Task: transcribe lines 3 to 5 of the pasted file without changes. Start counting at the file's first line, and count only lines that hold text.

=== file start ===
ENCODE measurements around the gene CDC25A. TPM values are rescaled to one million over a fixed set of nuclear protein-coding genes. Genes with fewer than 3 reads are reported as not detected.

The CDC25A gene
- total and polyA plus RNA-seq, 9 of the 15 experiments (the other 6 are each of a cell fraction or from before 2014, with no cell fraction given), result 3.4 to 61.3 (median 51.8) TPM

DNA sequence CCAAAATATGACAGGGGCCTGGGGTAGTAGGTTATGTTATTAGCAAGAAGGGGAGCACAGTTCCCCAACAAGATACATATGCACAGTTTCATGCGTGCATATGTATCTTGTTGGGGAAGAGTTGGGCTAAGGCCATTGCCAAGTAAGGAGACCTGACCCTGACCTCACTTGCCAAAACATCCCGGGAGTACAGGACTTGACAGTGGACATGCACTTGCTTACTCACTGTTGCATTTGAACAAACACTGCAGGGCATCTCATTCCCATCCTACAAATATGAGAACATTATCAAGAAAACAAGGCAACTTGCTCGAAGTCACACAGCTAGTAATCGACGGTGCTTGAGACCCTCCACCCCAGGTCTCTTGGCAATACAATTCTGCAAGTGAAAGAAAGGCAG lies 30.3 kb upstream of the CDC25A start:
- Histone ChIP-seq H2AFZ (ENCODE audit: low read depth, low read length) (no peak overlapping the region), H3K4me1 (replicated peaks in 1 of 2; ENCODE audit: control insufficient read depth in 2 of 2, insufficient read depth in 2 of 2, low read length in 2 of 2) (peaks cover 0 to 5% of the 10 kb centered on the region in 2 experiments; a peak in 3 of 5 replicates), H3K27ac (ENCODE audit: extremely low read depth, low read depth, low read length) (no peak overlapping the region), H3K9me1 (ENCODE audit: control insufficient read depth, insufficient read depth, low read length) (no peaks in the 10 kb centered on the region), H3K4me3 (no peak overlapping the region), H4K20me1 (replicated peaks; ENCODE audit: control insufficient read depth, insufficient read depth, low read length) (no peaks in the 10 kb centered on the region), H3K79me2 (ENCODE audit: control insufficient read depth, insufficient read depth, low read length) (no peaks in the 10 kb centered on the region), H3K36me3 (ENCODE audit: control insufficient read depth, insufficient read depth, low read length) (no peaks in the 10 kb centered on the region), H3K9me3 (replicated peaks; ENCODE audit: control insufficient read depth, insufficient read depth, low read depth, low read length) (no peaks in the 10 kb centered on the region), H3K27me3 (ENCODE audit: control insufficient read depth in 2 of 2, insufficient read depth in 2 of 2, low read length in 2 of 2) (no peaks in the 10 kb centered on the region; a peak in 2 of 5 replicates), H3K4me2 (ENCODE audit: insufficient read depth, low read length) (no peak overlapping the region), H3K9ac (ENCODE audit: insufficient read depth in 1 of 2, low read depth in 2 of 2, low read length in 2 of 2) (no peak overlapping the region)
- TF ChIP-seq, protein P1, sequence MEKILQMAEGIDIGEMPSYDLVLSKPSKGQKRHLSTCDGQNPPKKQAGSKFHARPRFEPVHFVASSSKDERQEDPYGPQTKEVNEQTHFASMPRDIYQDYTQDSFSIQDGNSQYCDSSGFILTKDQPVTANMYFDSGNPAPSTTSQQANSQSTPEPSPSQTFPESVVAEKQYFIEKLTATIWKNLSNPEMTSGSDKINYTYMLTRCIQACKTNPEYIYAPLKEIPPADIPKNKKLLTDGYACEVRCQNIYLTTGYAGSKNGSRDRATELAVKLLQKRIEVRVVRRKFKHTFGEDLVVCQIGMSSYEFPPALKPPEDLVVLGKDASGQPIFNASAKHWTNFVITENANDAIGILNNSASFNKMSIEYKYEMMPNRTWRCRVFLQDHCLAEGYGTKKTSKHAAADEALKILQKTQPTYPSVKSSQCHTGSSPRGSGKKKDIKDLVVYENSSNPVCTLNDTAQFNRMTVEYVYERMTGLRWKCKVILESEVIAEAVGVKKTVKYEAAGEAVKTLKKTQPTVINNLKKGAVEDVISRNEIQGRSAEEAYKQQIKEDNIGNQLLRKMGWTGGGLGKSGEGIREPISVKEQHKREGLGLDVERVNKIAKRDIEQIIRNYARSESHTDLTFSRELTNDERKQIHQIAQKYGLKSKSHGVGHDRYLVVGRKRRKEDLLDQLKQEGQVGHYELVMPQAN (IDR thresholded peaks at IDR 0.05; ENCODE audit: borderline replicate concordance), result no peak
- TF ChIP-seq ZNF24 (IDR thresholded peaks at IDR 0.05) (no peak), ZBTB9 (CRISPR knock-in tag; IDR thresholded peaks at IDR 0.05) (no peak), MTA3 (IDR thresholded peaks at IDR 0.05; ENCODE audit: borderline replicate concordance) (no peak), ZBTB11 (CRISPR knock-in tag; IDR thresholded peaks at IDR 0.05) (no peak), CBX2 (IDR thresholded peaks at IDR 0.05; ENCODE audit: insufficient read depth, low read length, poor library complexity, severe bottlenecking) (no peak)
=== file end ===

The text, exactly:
- total and polyA plus RNA-seq, 9 of the 15 experiments (the other 6 are each of a cell fraction or from before 2014, with no cell fraction given), result 3.4 to 61.3 (median 51.8) TPM

DNA sequence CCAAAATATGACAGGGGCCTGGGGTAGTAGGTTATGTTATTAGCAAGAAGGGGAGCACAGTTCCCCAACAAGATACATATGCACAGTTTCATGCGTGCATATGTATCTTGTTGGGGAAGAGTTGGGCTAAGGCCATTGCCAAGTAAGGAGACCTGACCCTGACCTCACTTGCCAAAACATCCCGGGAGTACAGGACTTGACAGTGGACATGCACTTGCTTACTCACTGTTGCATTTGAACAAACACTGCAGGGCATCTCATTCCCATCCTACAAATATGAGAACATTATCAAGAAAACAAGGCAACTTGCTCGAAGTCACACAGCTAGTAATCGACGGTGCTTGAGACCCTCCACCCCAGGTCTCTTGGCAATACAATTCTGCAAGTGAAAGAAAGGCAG lies 30.3 kb upstream of the CDC25A start:
- Histone ChIP-seq H2AFZ (ENCODE audit: low read depth, low read length) (no peak overlapping the region), H3K4me1 (replicated peaks in 1 of 2; ENCODE audit: control insufficient read depth in 2 of 2, insufficient read depth in 2 of 2, low read length in 2 of 2) (peaks cover 0 to 5% of the 10 kb centered on the region in 2 experiments; a peak in 3 of 5 replicates), H3K27ac (ENCODE audit: extremely low read depth, low read depth, low read length) (no peak overlapping the region), H3K9me1 (ENCODE audit: control insufficient read depth, insufficient read depth, low read length) (no peaks in the 10 kb centered on the region), H3K4me3 (no peak overlapping the region), H4K20me1 (replicated peaks; ENCODE audit: control insufficient read depth, insufficient read depth, low read length) (no peaks in the 10 kb centered on the region), H3K79me2 (ENCODE audit: control insufficient read depth, insufficient read depth, low read length) (no peaks in the 10 kb centered on the region), H3K36me3 (ENCODE audit: control insufficient read depth, insufficient read depth, low read length) (no peaks in the 10 kb centered on the region), H3K9me3 (replicated peaks; ENCODE audit: control insufficient read depth, insufficient read depth, low read depth, low read length) (no peaks in the 10 kb centered on the region), H3K27me3 (ENCODE audit: control insufficient read depth in 2 of 2, insufficient read depth in 2 of 2, low read length in 2 of 2) (no peaks in the 10 kb centered on the region; a peak in 2 of 5 replicates), H3K4me2 (ENCODE audit: insufficient read depth, low read length) (no peak overlapping the region), H3K9ac (ENCODE audit: insufficient read depth in 1 of 2, low read depth in 2 of 2, low read length in 2 of 2) (no peak overlapping the region)